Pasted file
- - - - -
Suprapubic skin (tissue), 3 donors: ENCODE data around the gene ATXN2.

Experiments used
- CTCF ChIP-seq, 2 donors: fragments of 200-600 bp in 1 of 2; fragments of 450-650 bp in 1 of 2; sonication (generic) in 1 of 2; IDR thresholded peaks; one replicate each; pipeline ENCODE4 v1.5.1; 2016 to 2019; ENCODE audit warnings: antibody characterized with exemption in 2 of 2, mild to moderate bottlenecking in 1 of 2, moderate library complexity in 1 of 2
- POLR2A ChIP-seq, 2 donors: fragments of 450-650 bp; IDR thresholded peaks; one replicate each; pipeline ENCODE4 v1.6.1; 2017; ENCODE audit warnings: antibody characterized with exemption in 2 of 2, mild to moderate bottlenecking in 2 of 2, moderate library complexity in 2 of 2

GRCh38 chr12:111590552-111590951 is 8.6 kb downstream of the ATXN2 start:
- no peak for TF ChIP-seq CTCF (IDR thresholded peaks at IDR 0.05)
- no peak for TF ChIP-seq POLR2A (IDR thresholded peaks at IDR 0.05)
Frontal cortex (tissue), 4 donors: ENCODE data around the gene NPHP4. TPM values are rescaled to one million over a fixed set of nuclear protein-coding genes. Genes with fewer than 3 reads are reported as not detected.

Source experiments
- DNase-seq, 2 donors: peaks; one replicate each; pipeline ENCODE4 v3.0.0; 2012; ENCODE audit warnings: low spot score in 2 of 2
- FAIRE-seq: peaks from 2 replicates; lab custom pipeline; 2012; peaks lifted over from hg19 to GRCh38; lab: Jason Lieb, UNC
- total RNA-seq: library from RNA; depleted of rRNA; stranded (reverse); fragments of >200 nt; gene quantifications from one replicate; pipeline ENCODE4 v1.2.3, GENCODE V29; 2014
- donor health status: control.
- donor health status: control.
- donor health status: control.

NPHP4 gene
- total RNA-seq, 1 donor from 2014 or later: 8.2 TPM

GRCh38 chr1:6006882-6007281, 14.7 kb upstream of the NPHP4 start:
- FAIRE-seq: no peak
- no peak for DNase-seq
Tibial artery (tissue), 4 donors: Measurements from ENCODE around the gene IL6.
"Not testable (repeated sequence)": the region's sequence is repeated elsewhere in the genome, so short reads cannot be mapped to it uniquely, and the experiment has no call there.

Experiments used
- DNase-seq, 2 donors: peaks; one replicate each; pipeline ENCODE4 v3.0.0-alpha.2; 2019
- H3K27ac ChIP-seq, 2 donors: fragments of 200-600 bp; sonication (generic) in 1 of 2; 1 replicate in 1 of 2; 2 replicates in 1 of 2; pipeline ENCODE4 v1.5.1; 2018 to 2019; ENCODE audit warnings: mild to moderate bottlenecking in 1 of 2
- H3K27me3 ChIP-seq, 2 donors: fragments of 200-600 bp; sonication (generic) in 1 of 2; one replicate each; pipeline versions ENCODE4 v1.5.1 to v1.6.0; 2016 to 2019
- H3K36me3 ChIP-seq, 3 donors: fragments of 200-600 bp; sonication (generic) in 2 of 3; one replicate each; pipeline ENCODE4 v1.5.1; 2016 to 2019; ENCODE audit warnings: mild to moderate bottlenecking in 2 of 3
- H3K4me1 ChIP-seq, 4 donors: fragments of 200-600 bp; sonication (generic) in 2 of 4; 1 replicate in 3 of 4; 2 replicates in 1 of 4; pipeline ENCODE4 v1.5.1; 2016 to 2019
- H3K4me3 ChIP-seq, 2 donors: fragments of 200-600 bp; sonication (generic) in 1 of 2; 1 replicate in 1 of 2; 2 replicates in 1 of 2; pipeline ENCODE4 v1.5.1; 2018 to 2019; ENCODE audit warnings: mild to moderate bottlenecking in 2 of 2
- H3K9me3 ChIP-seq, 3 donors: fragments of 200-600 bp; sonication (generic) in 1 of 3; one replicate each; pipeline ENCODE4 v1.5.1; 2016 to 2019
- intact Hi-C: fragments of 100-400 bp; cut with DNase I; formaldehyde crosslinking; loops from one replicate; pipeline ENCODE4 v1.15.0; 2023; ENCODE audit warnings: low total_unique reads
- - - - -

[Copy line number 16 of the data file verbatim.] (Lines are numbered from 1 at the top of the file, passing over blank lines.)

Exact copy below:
NPHP4 gene